In a rare show of emotion, Julia Gillard chokes back tears as she describes the disasters that have afflicted the nation.
It was as unexpected as a red gum, impervious to all that could be thrown at it, suddenly toppling days after the storm.
Julia Gillard, scorned for weeks during the dreadful summer of natural disasters as lacking empathy, as wooden, as incapable of displaying emotion, finally could no longer withstand the strain.
Standing in the Parliament yesterday, she unfurled a muddied Australian flag recovered from the flooded Queensland town of Murphys Creek in the body-strewn Lockyer Valley, and her voice began cracking.
We had seen Bob Hawke weeping at the drug-addiction of his daughter and the brutality in Tiananmen Square; John Howard overcome by the massacre at Port Arthur and old battles at Gallipoli and the Western Front; Kevin Rudd choked up while consoling survivors of Victoria's bushfires two years ago and breaking down last year after the loss of his prime ministership.
But Julia Gillard? Until yesterday, she had seemed too controlled.
The flag, found by the crew of a military helicopter during a rescue mission, symbolised much, she made clear, about the summer that had visited so much horror and heartbreak upon Australians.
Ms Gillard said she was honoured when the helicopter crew, who saved dozens of lives during the flood emergency in the Lockyer Valley on January 10, had presented her with the flag.
''It was muddy and it was soaking wet, and they did so because it was a powerful symbol for them,'' she said. ''Of what it means to face the elements. Of what it means to be hurt. Of what it means to endure. Of what it means to be Australian.''
With each short sentence, Ms Gillard's voice faltered, and by the time she got to the business of courage, for which she said the summer would always be remembered, she could barely speak.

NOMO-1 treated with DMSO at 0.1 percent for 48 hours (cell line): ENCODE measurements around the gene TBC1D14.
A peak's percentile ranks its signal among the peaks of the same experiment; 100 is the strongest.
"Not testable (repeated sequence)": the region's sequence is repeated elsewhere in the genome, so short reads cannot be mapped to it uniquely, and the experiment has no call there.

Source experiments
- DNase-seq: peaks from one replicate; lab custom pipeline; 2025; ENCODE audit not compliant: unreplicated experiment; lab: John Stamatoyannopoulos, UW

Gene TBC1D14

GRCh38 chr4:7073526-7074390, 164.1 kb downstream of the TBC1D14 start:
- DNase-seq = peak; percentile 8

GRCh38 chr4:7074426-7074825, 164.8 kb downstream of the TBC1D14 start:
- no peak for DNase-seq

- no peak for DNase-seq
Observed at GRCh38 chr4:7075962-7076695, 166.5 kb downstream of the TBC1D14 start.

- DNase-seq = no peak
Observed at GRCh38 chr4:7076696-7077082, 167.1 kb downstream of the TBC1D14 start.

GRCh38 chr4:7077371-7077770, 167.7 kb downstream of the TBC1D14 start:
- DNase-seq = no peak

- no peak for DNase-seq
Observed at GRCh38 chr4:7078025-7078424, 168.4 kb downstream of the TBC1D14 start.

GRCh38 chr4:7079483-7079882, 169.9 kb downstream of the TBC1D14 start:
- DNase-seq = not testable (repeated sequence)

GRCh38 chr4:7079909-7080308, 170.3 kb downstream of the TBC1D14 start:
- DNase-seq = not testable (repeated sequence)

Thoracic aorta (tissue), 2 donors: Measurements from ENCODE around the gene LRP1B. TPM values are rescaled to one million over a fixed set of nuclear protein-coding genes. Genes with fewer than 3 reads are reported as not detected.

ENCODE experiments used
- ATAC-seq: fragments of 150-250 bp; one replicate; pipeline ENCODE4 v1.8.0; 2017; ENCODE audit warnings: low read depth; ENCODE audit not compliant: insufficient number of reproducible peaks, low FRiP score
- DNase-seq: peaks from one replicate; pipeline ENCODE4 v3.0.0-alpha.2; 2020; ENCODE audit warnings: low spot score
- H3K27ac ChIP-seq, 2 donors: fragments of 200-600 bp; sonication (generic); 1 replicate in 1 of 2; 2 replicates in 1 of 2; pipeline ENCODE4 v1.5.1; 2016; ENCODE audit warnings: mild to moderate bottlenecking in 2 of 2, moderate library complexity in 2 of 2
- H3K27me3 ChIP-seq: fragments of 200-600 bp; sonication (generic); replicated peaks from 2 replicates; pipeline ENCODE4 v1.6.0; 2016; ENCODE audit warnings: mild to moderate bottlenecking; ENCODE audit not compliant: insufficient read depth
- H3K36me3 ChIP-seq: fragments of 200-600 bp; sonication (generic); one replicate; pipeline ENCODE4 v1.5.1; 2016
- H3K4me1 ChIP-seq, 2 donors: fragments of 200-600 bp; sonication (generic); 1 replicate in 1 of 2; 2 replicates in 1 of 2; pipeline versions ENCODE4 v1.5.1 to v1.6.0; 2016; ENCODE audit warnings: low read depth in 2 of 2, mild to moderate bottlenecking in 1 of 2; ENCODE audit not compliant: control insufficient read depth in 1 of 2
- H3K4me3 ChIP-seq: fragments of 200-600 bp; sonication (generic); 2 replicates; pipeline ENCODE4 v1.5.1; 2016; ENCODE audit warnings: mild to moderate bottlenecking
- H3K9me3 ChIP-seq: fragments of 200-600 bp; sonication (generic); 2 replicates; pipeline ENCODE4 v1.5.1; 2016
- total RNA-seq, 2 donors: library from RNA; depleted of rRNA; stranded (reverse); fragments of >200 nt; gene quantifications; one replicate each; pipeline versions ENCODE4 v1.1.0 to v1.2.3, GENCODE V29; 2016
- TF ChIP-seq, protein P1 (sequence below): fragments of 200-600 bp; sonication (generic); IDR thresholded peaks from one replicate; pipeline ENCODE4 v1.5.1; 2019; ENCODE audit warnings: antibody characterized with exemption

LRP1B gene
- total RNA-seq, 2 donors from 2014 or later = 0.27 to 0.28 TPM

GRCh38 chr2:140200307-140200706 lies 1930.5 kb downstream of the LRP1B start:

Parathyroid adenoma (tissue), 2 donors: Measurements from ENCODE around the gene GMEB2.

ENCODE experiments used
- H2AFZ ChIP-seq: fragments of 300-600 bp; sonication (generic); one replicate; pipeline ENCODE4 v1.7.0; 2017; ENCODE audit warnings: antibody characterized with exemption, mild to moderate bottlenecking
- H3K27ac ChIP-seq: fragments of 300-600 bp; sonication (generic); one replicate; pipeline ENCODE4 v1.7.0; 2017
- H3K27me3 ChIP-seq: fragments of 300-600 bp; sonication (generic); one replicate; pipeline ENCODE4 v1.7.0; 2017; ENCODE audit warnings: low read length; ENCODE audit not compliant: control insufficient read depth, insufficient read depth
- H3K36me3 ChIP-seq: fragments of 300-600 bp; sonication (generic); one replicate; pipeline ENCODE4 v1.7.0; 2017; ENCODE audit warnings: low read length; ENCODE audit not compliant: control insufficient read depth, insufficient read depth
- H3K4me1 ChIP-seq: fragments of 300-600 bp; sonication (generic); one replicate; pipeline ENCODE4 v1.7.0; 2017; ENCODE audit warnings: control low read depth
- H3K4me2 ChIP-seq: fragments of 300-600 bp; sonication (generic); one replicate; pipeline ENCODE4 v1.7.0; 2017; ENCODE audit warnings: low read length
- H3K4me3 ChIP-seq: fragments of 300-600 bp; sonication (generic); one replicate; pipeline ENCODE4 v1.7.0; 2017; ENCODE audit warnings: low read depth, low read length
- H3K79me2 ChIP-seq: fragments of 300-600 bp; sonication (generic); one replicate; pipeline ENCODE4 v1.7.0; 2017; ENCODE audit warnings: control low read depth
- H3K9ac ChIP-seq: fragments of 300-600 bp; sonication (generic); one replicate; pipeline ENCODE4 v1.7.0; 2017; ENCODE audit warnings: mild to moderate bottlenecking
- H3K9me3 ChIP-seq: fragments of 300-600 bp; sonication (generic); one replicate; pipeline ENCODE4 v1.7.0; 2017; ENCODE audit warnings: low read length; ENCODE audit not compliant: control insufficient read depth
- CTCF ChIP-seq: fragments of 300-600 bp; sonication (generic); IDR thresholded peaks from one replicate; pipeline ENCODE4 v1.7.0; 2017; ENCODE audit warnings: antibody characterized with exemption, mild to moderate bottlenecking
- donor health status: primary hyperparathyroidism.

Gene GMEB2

''It spoke to them of courage,'' she said.
''The courage it takes to keep filling sandbags even when your back is breaking.
''The courage it takes to hold your nerve in the dark as a cyclone races around you.
''The courage it takes to tell your children to run across the railway line, knowing it's dangerous, knowing they could fall but knowing it's their only hope of getting to safety.
''The courage it takes for a young boy, 13-year-old Jordan Rice, to say to his rescuer, take my brother first. And before that brave rescuer could return, Jordan and mum Donna were taken by the flood; but the legend of Jordan's amazing courage will go on.
''A hero in the purest sense of the word.''
As Ms Gillard struggled on, the House of Representatives seemed to be holding its collective breath.
Here was a woman whose visits to successively flood-stricken and cyclone-struck Queensland had been overshadowed by the easy warmth and, yes, tears of Premier Anna Bligh; a Prime Minister whom Opposition Leader Tony Abbott had described as ''unconvincing'' in her efforts.
But here also was a woman who, finally, was finding the sort of words that sought a passage directly to the heart.
''We can't replace the precious things that people have lost and we can't replace the lives,'' she said.
''We can't replace the door jambs full of pencil marks that recorded a child's height as they grew from toddler to teen. We cannot replace an elderly lady's letters, written to her by a wartime beau; we can't replace the baby photos that have been lost.
''We can't take away the grief from those who mourn any more than we can bring back the loved ones who are gone.
''But we can, we can face this together as a nation and we can support those who have lost so much. We can listen to them and ensure they feel the warm embrace of the Australian community.''
No less than Mr Abbott found himself moved by Ms Gillard's sentiments.
Delivering his own address of condolence to those brought low by water and wind and fire, Mr Abbott spoke directly to Ms Gillard, congratulating her.
''Whatever political disagreements we might have, she has shown a decent heart,'' he said.
Tony Wright is Age national affairs editor.